Rev'd Philip Heak
“I am prepared to meet my maker. Whether my maker is prepared for the great ordeal of meeting me is another matter.”
Winston Churchill (politician)
Death is something that on the one hand we are intrigued with, but on the other horrified with.
For instance, if I want a long Vestry meeting – all I need to do is table something to do with the graveyards…
But, on the other hand, most of us know the sheer pain and hardship that the death of a loved one brings.
The Gospel reading today brought us face to face with one of the hardest types of death. The death of a child.
The story is so tragic.
A synagogue ruler named Jairus had a little girl who was dying. He begged Jesus to come to his house and heal her. Jesus agreed to accompany Jairus but was detained when he stopped to heal someone else. A woman who had been bleeding for 12 years.
Meanwhile the little girl died – she was 12 years old.
When Jesus arrived at the house he told the mourners that the little girl was not dead but just “asleep.” They laughed at him. Jesus sends them away and with the child’s parents and three of the disciples he gently raises Jairus’ daughter from the dead and heals her.
I don’t think I agree with Churchill about the Maker’s ordeal of meeting people. Jesus in this passage, not only meets people and walks alongside them, but he loves them and he heals them.
In that short passage from Mark 5, entitled in the NIV bible as a dead girl and a sick woman, there are multiple deaths or types of death:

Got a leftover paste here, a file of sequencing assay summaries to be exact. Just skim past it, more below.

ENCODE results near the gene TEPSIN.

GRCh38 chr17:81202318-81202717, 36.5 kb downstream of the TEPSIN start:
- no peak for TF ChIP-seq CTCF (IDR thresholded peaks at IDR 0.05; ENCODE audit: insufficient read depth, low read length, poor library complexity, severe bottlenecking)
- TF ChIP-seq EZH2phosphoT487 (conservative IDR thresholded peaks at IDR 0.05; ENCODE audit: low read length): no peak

- The girl
- The sick woman
- The parents
- The community.
The Little Girl
It seems that the girl had been sick – at the point of death – when Jairus goes to Jesus. She is 12 years old, so not quite a child, but Jairus’ words “My Little Girl” suggests a frailty – perhaps a long term illness. Perhaps she was an only child, but we know from Mark’s account that as Jairus is coming back to the house with Jesus, the beloved little girl dies.
The Sick Woman
This woman had been bleeding for 12 years – we’re not quite sure what the illness was but it did mean that she was ritually unclean and anyone who touched her was also unclean. Her death was to be one of shame, one of suffering at the hands of many doctors who made things worse.
Like the death of any child, the death of this little 12 year old girl is a death also to the parents. Death of dreams, hopes, aspirations, joy. In a recent article in the Irish Times the Taoiseach Micheál Martin, spoke in his own experience of the death of two of his children,
“In the aftermath of that you’re obviously knocked out: you’re very, very down. You feel for quite a while that your spirits will not lift. It was April 1st he passed away. The birds are singing, but you don’t want to hear that at six in the morning, and yet that’s what you hear. I thought I’d never say that I hate the sound of the birds singing. But that passes in the medium term.”
Jairus must have been desperate – who would leave a death bed to search out a doctor. Also, he goes himself – he doesn’t send a servant.
His child is dying. She is dying—he says it repeatedly, Mark tells us, dying, dying — and then he says, “Come and lay your hands on her, that she will be healed and live”
Death of hope in the community
As Christians we believe in life after death –
At the time of Jesus it was not so clear cut. People “weeping and wailing loudly,” as Mark describes it. This is unassuaged grief. Remember its not the the twenty-first century but the first century and people apparently hadn’t started yet saying things like “It’s really a blessing” or “She is in a better world now” because for the most part they didn’t believe in any better world but just some sort of limbo world under the earth where the ghosts of the dead drift like dead leaves.